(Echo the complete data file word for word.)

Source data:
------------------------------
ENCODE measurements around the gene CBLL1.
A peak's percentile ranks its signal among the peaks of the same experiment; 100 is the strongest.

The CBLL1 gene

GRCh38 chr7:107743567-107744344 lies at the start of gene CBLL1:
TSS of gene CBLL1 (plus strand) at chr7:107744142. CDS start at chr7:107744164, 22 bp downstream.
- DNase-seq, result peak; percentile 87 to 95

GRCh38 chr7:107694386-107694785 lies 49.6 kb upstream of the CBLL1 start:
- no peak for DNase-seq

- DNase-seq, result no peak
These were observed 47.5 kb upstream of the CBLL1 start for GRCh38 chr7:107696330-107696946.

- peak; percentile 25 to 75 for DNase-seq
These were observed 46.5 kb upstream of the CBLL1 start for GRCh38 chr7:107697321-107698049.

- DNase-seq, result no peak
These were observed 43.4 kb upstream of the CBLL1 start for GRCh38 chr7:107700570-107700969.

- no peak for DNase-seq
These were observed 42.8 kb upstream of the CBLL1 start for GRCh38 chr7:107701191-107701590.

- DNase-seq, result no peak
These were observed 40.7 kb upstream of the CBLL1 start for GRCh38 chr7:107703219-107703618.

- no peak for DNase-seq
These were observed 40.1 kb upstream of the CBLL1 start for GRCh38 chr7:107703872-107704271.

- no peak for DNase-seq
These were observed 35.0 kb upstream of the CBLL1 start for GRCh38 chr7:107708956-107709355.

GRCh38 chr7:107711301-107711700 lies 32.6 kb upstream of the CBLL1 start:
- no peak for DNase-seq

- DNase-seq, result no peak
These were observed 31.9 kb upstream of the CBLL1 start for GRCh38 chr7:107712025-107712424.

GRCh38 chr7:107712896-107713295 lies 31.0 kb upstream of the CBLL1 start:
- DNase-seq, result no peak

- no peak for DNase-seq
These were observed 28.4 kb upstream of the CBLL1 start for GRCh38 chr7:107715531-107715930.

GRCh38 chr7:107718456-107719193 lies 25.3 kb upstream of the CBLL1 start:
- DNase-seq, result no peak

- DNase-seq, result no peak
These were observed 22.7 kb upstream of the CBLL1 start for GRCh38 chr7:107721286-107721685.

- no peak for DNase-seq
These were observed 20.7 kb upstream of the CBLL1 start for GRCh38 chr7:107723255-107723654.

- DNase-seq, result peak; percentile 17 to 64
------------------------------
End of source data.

ENCODE measurements around the gene CBLL1.
A peak's percentile ranks its signal among the peaks of the same experiment; 100 is the strongest.

The CBLL1 gene

GRCh38 chr7:107743567-107744344 lies at the start of gene CBLL1:
TSS of gene CBLL1 (plus strand) at chr7:107744142. CDS start at chr7:107744164, 22 bp downstream.
- DNase-seq, result peak; percentile 87 to 95

GRCh38 chr7:107694386-107694785 lies 49.6 kb upstream of the CBLL1 start:
- no peak for DNase-seq

- DNase-seq, result no peak
These were observed 47.5 kb upstream of the CBLL1 start for GRCh38 chr7:107696330-107696946.

- peak; percentile 25 to 75 for DNase-seq
These were observed 46.5 kb upstream of the CBLL1 start for GRCh38 chr7:107697321-107698049.

- DNase-seq, result no peak
These were observed 43.4 kb upstream of the CBLL1 start for GRCh38 chr7:107700570-107700969.

- no peak for DNase-seq
These were observed 42.8 kb upstream of the CBLL1 start for GRCh38 chr7:107701191-107701590.

- DNase-seq, result no peak
These were observed 40.7 kb upstream of the CBLL1 start for GRCh38 chr7:107703219-107703618.

- no peak for DNase-seq
These were observed 40.1 kb upstream of the CBLL1 start for GRCh38 chr7:107703872-107704271.

- no peak for DNase-seq
These were observed 35.0 kb upstream of the CBLL1 start for GRCh38 chr7:107708956-107709355.

GRCh38 chr7:107711301-107711700 lies 32.6 kb upstream of the CBLL1 start:
- no peak for DNase-seq

- DNase-seq, result no peak
These were observed 31.9 kb upstream of the CBLL1 start for GRCh38 chr7:107712025-107712424.

GRCh38 chr7:107712896-107713295 lies 31.0 kb upstream of the CBLL1 start:
- DNase-seq, result no peak

- no peak for DNase-seq
These were observed 28.4 kb upstream of the CBLL1 start for GRCh38 chr7:107715531-107715930.

GRCh38 chr7:107718456-107719193 lies 25.3 kb upstream of the CBLL1 start:
- DNase-seq, result no peak

- DNase-seq, result no peak
These were observed 22.7 kb upstream of the CBLL1 start for GRCh38 chr7:107721286-107721685.

- no peak for DNase-seq
These were observed 20.7 kb upstream of the CBLL1 start for GRCh38 chr7:107723255-107723654.

- DNase-seq, result peak; percentile 17 to 64